Big Money is Good for Football

Hardly a day goes by when I don’t hear one complaint or another about how “the game’s gone” and how a few super clubs are ruining everything by having the nerve to buy up the very best players. All this, it seems, is against some sort of mystical “spirit of the game” that the complainers assure themselves they alone understand. Many of this same sort then profit from the extensive industry that comes from writing about these super clubs, commenting on these huge players, and giving their two pence on the latest outlandish transfer rumour.

Cards on the table

It is all silly, really. I suggest that the person who is genuinely against the dominance of super clubs, both financially and competitively is exceedingly rare. Most of the complaints about the dominant forces in our game simply come from those whose own clubs have failed to achieve that success.

Before going any further, I will put my cards on the table, I am a Real Madrid fan, and have been for 16 years now. In all that time, my club has been among the biggest in the world, and, in recent years, Real has achieved a level of European dominance scarcely matched in their 116-year history.

So many of you would say “of course you support super clubs, you are a fan of one” and that is absolutely true, but it makes my point. If your own club were Real Madrid, you would agree with me. Put more specifically, if your club became Real Madrid, you would support super clubs. If you were a Manchester City or Chelsea fan all through the years and suddenly a massive group or singular billionaire bought your club and transformed them into a world marvel you would be elated. You would think this was great news, you would no longer complain about big clubs and understand what they bring to the game.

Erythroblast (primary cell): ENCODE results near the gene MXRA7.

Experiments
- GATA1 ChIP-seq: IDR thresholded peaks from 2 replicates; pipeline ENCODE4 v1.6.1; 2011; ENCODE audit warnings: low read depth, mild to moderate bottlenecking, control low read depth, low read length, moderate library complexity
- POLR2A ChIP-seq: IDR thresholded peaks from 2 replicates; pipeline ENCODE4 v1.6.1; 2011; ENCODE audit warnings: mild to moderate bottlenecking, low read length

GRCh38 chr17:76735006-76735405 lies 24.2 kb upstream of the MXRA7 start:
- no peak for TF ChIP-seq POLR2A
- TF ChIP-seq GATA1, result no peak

Every club on earth wants to be as successful as Real Madrid on the pitch; every club on earth wants to have the business success of Manchester United or the financial might of PSG. That’s the goal. If your club doesn’t want to be that, it is wasting your time.


None of this is contradictory to the desire to see grassroots footballs succeed. Strictly speaking, where I live I do not have a ‘local’ club. The closest football club to me is two hours away and plays in the second division here in America, where we have no promotion or relegation. I have written articles in other venues about that club and I watch as many of their games as I can, and I want to see them successful, even if they do not get the MLS expansion franchise they so richly deserve.

But small ‘local’ clubs benefit from the likes of Real Madrid and others, just like all the clubs here in America do. Currently a handful of the biggest clubs in the world are playing their preseasons in America, and more Americans than ever are excited about the English Premier League starting here soon. Nearly every fan of my local club has a European club they follow, and that helped introduce them to the sport. They now attend games here in the States because the super clubs around the world grabbed their attention.

To disdain the dominance of these super clubs is to disdain this local growth. The two need one another. Even in a football mad country like England, Germany, or Spain, the national FA’s benefit richly from their top clubs and spread that (in various degrees of honor or success) to their smaller members. The local game grows because of the national and international one.

The business of entertainment

Football is a vehicle for many things. Its fans use it for social change, for bringing together communities, and for enriching our lives. That vehicle is powered by the business of entertainment, and the richest stores of that power are the big clubs, the big competitions, and their dominance in world football. Dynasties are good for sports, it gives us reason to hate those clubs more successful than our own, aspire to be at their level, and if we are neutrals, it allows us to see the game played at its very best.

El Clasico is not the biggest regular season club game because of the fans in the rivalry, nor simply the history of the clubs involved. It is the biggest game because the sides are absolutely loaded. In a world without super clubs, we would never see that much talent on the field at once, and therefore we would never see the game played at the very highest level, and that would be a loss for us all.

So, the next time someone tells you that it is an evil to the sport that Salford City is paying players wages that will advance them through the ranks, tell them they are jealous and pathetic. Nothing is harmed in the sport by clubs being successful, even if they are so.

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